At Google’s 15th anniversary celebration last summer, shortly after Hummingbird was introduced, Tamar Yehoshua, Google VP of Search, showed us conversational search at Google by first demonstrating a query asking for “pictures of the Eiffel Tower”, and then following up with the query “How tall is It?”
In that second query, Google had to not only remember the Eiffel Tower was being asked about, but also to recognize the Eiffel Tower when it was being referred to as “it.” That is part of the new “conversational search” that Google is now engaging in, using something know by linguists as a “coreference.” I wanted to write about coreferences to clear up confusion that people might have had about them.
I was inspired to do that after reading an article from Eric Enge earlier today, where he wrote about Knowledge Graph Advances From Google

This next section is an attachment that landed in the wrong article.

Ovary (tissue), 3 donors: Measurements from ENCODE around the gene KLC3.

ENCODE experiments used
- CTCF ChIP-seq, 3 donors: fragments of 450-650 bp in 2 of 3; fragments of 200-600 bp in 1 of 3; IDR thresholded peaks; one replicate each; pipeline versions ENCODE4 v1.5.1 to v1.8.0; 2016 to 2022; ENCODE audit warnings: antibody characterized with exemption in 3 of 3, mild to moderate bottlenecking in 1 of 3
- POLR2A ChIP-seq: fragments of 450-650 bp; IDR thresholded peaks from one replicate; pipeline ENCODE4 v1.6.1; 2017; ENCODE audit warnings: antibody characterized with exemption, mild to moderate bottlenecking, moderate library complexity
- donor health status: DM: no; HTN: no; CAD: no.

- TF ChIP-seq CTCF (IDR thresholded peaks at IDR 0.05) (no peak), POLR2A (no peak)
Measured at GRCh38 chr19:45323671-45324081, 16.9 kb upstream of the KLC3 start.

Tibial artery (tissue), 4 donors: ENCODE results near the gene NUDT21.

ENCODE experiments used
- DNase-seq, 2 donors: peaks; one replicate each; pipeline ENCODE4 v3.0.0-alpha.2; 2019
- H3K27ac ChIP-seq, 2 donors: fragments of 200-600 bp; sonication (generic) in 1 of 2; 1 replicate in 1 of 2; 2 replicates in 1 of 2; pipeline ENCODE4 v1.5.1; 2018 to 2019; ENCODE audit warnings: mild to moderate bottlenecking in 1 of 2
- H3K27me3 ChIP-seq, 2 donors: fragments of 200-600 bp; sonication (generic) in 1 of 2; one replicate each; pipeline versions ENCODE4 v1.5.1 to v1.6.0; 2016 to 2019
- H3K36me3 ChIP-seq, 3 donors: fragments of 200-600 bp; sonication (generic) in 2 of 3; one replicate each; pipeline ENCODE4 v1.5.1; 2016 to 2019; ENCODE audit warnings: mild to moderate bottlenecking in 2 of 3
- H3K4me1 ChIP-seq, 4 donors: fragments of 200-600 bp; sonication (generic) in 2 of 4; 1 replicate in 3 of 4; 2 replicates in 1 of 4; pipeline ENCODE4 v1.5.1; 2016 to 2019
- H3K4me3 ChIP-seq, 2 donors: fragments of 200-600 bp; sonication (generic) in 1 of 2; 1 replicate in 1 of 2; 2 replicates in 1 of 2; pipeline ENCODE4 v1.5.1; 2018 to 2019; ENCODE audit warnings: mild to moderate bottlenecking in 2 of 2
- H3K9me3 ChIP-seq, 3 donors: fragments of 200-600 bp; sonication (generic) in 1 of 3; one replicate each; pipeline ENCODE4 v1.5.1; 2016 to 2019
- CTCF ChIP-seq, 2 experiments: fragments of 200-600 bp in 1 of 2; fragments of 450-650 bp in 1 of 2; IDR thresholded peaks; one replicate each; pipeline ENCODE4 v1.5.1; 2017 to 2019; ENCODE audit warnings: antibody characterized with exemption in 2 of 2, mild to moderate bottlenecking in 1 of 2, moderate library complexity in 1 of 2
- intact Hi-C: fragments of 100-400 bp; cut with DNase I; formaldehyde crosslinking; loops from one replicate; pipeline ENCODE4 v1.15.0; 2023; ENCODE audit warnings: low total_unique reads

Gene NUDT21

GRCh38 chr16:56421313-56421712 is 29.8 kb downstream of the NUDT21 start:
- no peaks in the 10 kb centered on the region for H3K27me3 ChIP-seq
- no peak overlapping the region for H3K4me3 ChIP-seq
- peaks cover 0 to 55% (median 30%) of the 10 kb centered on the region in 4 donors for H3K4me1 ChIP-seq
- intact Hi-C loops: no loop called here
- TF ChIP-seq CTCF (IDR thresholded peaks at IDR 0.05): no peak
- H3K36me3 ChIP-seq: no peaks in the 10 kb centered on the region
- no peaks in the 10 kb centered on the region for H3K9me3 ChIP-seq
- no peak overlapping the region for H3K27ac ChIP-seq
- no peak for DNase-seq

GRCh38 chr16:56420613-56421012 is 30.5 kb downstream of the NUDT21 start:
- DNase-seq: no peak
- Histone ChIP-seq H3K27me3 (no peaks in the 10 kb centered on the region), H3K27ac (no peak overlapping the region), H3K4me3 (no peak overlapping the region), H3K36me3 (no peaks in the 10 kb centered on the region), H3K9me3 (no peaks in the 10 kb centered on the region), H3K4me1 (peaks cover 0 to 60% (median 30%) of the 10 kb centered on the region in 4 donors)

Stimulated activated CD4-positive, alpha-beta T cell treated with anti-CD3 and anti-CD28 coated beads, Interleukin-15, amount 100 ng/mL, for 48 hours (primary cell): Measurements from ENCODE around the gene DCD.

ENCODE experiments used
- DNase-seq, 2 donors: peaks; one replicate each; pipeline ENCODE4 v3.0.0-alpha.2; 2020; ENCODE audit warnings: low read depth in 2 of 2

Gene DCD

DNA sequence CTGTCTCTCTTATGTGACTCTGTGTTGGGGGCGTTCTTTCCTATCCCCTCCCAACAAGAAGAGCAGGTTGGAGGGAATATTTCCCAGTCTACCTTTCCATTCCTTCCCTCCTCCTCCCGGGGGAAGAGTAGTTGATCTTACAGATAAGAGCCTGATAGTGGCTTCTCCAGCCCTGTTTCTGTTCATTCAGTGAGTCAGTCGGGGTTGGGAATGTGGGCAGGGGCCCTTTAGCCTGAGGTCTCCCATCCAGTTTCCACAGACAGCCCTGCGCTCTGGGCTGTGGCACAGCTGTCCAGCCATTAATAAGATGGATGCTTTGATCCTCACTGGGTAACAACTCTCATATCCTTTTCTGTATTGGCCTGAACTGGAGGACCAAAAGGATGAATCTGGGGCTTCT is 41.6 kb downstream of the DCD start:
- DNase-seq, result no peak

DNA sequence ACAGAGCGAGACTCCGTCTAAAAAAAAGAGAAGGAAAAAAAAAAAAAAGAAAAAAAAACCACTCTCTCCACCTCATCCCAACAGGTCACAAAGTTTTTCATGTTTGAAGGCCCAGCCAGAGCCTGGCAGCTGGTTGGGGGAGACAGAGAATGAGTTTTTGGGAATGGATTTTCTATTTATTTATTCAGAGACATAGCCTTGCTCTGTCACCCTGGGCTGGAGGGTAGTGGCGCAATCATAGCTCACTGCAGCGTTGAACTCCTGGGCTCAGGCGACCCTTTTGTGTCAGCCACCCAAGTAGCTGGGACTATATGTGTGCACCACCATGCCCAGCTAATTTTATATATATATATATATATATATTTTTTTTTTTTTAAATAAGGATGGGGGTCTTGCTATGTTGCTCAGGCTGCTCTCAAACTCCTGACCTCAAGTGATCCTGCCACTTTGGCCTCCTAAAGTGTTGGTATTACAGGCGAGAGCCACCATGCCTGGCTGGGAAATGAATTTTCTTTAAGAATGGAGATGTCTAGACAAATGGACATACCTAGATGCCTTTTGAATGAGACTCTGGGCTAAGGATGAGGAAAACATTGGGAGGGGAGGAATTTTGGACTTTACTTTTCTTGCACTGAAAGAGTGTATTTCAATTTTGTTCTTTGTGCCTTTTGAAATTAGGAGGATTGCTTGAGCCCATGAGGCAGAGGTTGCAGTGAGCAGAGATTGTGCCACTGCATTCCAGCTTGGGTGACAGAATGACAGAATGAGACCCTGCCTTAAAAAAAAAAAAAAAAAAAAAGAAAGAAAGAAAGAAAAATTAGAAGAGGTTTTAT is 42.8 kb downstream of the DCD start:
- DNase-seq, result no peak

I’ve been exploring some of the different search results that we see at Google, including things such as rich snippets and question-answering results, and came across a couple of patent filings from Google that describe something called “Enriched Results.”
You’ve seen enriched results before. As the first of the patent filings tells us, these results tend to be for things such as:
- Airlines flights – live flight status information
- Athletes – player statistics
- Sports – League Scores
- Weather – local weather information
- Financial topics – financial data; and
- Television programs- programming schedules
When I’m looking for something at a search engine, I will often start out with a particular query and then depending upon the kinds of results I see I often change the query terms I use. It appears that Google has been paying attention to this kind of search behavior from people who search like me. A patent granted to Google earlier this month watches queries performed by a searcher during a search session, and may give more weight to the words and phrases used earlier in a session like that, and might give less weight to terms that might be added on as a session continues.